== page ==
10 Year Retrospective Right

The Design and Building Practitioners Act 2020 (“DBPA”) makes game changing provisions and will have a significant impact on the building industry and on strata schemes.

 

The DBPA commences in stages:

 

 

 

  • Some of the Act commenced on 11 June 2020, especially Part 4 imposing a new duty of care with retrospective effect.This is not limited to residential buildings.
  • Most of the rest of the DBPA commences on 1 July 2021. This includes Part 2 [regulated designs and building work], Division 1 of Part 3 [professional engineering work] and Parts 5–9 [registration of practitioners, disciplinary action against practitioners, investigations, enforcement & miscellaneous].

 

Division 2 of Part 3 [specialist work] commences on a day to be proclaimed, presumably on or after 1 July 2021, depending on progress with technical aspects.

 

The DBPA differs from the bill which failed to pass last year including in the following way:

  • Increased scope, e.g. extension of building elements to services, construction work to manufacture or supply of building products and economic loss to reasonable costs of providing alternate accommodation.
  • There are new practitioner categories and obligations, i.e. specialist design practitioner/specialist work and professional engineer/professional engineering work.
  • Provision for compliance declarations to be given to principal certifier, who is to take them into account when issuing occupation certificates.
  • Enhanced enforcement powers, e.g. secretary able to issue a stop work order.
  • Major changes to transitional provisions, e.g. some work under existing arrangements caught and duty of care given retrospective effect.

Building Defects - 10 Year Retrospective Right

Key features

  1. Registration of design and building practitioners:
  • Registration.
  • Professional indemnity insurance.
  • Disciplinary regime.
  • Regulation of design and building work:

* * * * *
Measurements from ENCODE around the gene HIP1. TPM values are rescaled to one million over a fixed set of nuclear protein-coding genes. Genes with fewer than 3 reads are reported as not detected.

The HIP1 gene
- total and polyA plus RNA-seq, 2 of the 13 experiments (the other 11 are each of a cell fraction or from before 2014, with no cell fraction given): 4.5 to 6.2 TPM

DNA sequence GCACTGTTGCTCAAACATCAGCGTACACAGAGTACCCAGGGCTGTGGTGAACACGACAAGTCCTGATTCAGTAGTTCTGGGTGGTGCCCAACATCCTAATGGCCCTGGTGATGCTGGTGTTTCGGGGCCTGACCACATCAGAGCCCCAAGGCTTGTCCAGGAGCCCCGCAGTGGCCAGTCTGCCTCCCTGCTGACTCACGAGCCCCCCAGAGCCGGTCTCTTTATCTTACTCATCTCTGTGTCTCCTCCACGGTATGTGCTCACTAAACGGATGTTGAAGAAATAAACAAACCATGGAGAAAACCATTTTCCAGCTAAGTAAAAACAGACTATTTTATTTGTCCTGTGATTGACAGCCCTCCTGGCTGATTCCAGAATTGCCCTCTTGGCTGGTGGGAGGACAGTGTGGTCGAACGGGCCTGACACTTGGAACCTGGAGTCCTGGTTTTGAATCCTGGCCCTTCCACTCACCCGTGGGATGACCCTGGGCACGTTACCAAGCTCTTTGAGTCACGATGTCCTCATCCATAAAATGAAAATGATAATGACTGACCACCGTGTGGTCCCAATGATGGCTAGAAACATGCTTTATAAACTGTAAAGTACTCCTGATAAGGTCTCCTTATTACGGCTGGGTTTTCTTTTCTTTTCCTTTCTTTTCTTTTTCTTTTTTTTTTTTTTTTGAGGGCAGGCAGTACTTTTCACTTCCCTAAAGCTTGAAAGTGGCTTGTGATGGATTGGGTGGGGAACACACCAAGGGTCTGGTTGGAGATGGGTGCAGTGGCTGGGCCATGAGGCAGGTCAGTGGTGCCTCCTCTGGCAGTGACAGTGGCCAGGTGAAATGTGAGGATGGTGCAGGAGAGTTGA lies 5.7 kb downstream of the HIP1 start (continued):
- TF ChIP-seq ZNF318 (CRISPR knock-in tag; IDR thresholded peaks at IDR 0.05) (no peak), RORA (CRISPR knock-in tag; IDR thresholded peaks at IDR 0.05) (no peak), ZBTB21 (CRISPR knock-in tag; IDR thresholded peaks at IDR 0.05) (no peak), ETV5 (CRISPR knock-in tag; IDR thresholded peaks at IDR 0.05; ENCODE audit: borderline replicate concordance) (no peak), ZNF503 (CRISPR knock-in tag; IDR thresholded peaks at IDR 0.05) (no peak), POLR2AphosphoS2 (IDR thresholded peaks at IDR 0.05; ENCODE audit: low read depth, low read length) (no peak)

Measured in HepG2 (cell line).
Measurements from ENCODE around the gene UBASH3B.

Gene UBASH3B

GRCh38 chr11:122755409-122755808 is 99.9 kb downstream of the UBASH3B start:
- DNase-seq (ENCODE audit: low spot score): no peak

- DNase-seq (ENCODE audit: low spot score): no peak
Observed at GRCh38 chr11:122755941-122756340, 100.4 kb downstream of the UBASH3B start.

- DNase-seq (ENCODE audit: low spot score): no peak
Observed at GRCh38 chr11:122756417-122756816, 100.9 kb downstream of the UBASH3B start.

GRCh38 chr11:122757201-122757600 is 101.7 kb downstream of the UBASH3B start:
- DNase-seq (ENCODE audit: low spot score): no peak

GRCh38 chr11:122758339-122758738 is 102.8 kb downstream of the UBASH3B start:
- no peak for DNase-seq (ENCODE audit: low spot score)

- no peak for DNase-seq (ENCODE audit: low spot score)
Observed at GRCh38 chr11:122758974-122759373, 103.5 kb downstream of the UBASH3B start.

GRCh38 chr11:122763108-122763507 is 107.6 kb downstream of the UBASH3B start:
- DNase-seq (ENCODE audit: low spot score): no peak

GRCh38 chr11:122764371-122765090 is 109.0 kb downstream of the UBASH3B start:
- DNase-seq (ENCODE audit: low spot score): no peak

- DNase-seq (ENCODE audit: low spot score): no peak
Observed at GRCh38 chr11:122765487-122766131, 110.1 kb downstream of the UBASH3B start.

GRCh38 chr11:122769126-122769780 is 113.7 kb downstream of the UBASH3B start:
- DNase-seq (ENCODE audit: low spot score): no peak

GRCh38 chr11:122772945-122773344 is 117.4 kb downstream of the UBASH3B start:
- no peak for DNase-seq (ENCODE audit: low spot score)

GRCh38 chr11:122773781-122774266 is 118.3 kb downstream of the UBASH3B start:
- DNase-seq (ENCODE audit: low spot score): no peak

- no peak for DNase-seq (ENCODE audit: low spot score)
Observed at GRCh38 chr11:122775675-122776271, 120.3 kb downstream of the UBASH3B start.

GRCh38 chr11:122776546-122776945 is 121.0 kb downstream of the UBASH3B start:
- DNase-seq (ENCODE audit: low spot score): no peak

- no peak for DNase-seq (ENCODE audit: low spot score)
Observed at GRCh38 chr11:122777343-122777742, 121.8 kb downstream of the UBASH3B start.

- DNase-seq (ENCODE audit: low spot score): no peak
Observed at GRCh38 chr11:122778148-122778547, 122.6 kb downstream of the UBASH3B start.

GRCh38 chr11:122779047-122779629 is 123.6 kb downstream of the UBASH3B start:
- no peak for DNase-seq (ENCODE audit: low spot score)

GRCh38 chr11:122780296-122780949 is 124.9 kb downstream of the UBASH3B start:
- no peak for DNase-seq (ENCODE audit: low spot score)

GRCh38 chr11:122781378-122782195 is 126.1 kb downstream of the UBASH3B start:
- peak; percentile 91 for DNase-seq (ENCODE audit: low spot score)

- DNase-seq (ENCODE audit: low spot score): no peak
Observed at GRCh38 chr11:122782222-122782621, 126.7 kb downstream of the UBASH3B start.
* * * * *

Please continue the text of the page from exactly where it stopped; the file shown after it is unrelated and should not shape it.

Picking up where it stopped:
• Registered design practitioners, registered principal design practitioners and compliance declarations.
  • Building practitioners and relevant documents.
  • Professional engineering work.
  • Specialist work.
  • Secretary given broad investigative and enforcement powers.
  1. Duty of Care:
  • Imposes duty “to exercise reasonable care to avoid economic loss caused by defects …………. in or related to a building for which the work is done and arising from the construction work”.
  • Extends to persons carrying out construction work, defined as “building work,
  1. the preparation of regulated designs and other designs for building work, 
  2. the manufacture or supply of a building product used for building work,
  3. or supervising, coordinating, project managing or
  4. otherwise having substantive control over the carrying out of any work [referred to above]”.
  • Construction work covered is very wide and includes supply and manufacture of building products.
  • Duty of care is owed to each owner and subsequent owner.
  • Not limited to residential buildings and includes leasehold strata schemes who do not presently have statutory warranty rights.
  • However, the regulations could narrow the type of person owed the duty of care.

Other important points to note:

  1. Delegation and contracting out of duty prohibited.
  2. Additional to other rights e.g. under Home Building Act 1989 and common law.
  3. Operates retrospectively to extend to economic loss from the date of the work “If the loss first became apparent within the 10 years immediately before the commencement of section 37 [11 June 2020] or the loss first becomes apparent on or after the commencement of that section.
  4. Subject to 10 year limitation period (from the date of completion of the work) under Section 6.20 of Environmental Planning and Assessment Act 1979 (previously known as Section 109ZK).
  5. So building work completed more than 10 years ago will be out of time.
  6. Proportionality claims will apply in respect of the new duty of care.
  7. Potential methods of limiting liability by limitation of liability schemes negotiated by professional bodies for their members, e.g. under the Professional Standards Act 1994 NSW could be an invalid attempt at “contracting out” of duty of care under the Design and Building Practitioners Act 2020.

 

Prepared by Bannermans Lawyers

1 July 2020

 

Printable format click here     

 

For more information on this topic or any legal enquiries please contact your Strata Team.

 
     

Quick Contact US